“You shall not oppress a stranger, since you yourselves know the feelings of a stranger, for you also were strangers in the land of Egypt.” (Exodus 23:9)

So I see it as particularly crucial for our Prime Minister Erdogan to make a clarification and explain that he is not against the concept of Zionism which represents the Jewish people's right to establish a state in Israel. But I find it important that he clarifies his intention and be specific about what he is being critical about rather than proscribing all the rights of Jews. And I would humbly ask him to discriminate what kind of Zionism he sees as a threat, or at least explain that he is referring to an understanding which represents a cruel version that is far away from the moral virtue that Judaism teaches. I am sure that he will offer a new explanation so that our Israeli brothers and sisters will feel comfortable about.

As a side note; in the wide-spread political arena of the whole Middle East, being opposed to Zionism, opposed to Israel and opposed to Freemasonry is a classical right-wing statement. In other words, when a person makes statements against these subjects, then he gains political power. If he is a writer or a leader of a religious group, then his position is strengthened. Therefore, someone who is anti-Masonic, anti-Zionist and anti-Jewish is strengthened on the right. But I have to advocate the truth. My conscience will not permit the defamation and accusation of someone who has not committed a crime, a member of the People of the Book. That is incompatible with my religious belief. I do not say things so that some other people will approve of them or simply like what I have to say.

The Jews are the People of the Book, whom God created and praised for their good attributes and criticized for their errors, just in the same way He talks about Muslims. I as a Muslim believe that Jews must be able to live by their own faith and to live as they wish in their own country. God says in the Koran that the Jews exist, and it is perfectly normal for them to live in Israel. And thus, I want both the Palestinians and the Israelis to live fraternally in a friendly and amicable manner in the region in wealth and abundance.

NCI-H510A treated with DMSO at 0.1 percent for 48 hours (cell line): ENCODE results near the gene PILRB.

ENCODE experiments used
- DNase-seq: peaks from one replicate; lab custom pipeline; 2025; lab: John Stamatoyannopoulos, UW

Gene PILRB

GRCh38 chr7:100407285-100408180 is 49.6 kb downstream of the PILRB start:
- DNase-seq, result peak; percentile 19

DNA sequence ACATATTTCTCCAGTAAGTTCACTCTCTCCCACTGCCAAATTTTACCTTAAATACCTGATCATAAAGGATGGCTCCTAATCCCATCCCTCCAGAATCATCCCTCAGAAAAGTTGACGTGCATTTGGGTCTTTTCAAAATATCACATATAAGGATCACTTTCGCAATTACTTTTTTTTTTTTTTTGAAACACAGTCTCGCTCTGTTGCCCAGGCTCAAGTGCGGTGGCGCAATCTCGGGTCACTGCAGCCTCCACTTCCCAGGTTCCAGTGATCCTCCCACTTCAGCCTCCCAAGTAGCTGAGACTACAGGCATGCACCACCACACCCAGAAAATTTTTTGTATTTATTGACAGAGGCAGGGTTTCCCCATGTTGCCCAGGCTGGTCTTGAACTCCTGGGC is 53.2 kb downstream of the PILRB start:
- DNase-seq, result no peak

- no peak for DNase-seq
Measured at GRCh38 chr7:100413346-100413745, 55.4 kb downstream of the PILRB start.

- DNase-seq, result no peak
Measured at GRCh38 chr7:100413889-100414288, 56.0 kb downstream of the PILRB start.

Sinem Tezyapar is a political and religious commentator from Turkey, and an executive producer at A9 TV. She is also the spokesperson of a prominent international interfaith organization. To reach her, visit http://www.facebook.com/sinemtezyapar or follow her on Twitter @SinemTezyapar

Morsi answers amen to imam’s prayers for destruction of Jews


A video shows Egyptian President Mohamed Morsi saying amen to the prayers by an imam calling on Allah to “destroy the Jews and their supporters.”

Morsi in last weekend's service is seen praying with great concentration at a mosque in the Matrouh governorate. The service was translated by the Middle East Media Research Institute.

“Oh Allah, absolve us of our sins, strengthen us, and grant us victory over the infidels,” prayed Futouh Abd Al-Nabi Mansour, the local head of the religious council. “O Allah, destroy the Jews and their supporters. O Allah, disperse them, rend them asunder. O Allah, demonstrate Your might and greatness upon them. Show us Your omnipotence, O Lord.”

The Anti-Defamation League expressed concern about the anti-Semitic rhetoric coming out of Egypt.

“The drumbeat of anti-Semitism in the 'new' Egypt is growing louder and reverberating further under President Morsi, and we are increasingly concerned about the continuing expressions of hatred for Jews and Israel in Egyptian society and President Morsi's silence in the face of most of these public expressions of hate,” Abraham Foxman, ADL's national director, said in a statement.

The prayer service came just days after Morsi sent a letter to Israeli President Shimon Peres calling him a “great and good friend,” and requesting that the two countries continue “maintaining and strengthening the cordial relations which so happily exist between our two countries,” according to the Times of Israel, which published a photo of the letter. The letter was presented to Peres by Egypt's new ambassador to Israel.

A founder of Morsi’s Freedom and Justice Party, Ahmad Hamrawi, over the weekend left the Muslim Brotherhood over the letter, calling it “national and religious treason to millions of Egyptians” and alleging secret ties between Israel and the Muslim Brotherhood.

The ADL wrote to Morsi last week urging him to reject statements made by the supreme authority of the Muslim Brotherhood, Mohammed Badie, who called for violence against Jews and Israel.